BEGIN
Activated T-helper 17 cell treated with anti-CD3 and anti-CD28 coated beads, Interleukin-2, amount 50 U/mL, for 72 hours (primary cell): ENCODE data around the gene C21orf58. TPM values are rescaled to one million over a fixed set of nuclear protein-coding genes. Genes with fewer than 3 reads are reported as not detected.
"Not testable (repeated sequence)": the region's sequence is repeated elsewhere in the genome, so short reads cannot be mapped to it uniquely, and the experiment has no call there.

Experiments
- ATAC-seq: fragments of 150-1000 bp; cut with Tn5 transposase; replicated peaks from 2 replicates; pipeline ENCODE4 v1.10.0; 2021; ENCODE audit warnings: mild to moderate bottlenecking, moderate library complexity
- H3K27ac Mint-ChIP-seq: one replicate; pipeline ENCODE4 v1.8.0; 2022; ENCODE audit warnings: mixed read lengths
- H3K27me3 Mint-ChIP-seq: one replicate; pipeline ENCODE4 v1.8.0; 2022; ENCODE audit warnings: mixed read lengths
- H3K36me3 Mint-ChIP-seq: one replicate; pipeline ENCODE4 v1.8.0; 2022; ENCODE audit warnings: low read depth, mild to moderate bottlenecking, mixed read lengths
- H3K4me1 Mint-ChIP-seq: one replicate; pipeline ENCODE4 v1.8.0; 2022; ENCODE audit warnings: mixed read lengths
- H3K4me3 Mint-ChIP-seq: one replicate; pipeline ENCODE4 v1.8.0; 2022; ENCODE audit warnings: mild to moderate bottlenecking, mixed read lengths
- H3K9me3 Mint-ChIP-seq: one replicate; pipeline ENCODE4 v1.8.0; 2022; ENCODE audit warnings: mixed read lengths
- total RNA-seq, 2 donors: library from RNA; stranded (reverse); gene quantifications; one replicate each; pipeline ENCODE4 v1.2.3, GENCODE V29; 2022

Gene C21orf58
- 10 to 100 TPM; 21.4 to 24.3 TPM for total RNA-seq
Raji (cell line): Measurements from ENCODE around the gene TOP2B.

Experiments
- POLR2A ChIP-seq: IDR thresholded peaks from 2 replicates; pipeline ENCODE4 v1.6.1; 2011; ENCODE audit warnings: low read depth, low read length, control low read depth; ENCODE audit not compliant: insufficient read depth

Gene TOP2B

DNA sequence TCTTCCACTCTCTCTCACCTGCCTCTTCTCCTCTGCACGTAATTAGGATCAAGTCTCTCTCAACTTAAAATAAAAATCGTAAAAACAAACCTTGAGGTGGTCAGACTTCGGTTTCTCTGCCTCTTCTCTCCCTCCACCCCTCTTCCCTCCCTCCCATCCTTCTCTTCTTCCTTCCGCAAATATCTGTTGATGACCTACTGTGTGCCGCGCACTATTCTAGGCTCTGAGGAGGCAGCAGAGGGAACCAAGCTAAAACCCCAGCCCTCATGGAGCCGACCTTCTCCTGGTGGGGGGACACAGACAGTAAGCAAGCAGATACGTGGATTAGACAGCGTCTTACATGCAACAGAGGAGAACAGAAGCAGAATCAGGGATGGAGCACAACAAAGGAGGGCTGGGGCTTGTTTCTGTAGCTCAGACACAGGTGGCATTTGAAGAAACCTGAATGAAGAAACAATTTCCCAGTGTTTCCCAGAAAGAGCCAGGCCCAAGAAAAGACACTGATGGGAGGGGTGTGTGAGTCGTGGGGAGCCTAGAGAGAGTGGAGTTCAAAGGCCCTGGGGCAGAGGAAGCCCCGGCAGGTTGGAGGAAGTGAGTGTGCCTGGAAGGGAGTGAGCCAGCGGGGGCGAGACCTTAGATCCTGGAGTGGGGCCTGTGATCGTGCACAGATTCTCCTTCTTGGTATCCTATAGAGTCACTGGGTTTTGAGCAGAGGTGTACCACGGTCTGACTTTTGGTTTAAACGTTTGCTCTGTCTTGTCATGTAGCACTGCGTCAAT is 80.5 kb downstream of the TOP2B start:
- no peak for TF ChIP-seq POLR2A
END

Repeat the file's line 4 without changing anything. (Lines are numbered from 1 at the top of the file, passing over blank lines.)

- ATAC-seq: fragments of 150-1000 bp; cut with Tn5 transposase; replicated peaks from 2 replicates; pipeline ENCODE4 v1.10.0; 2021; ENCODE audit warnings: mild to moderate bottlenecking, moderate library complexity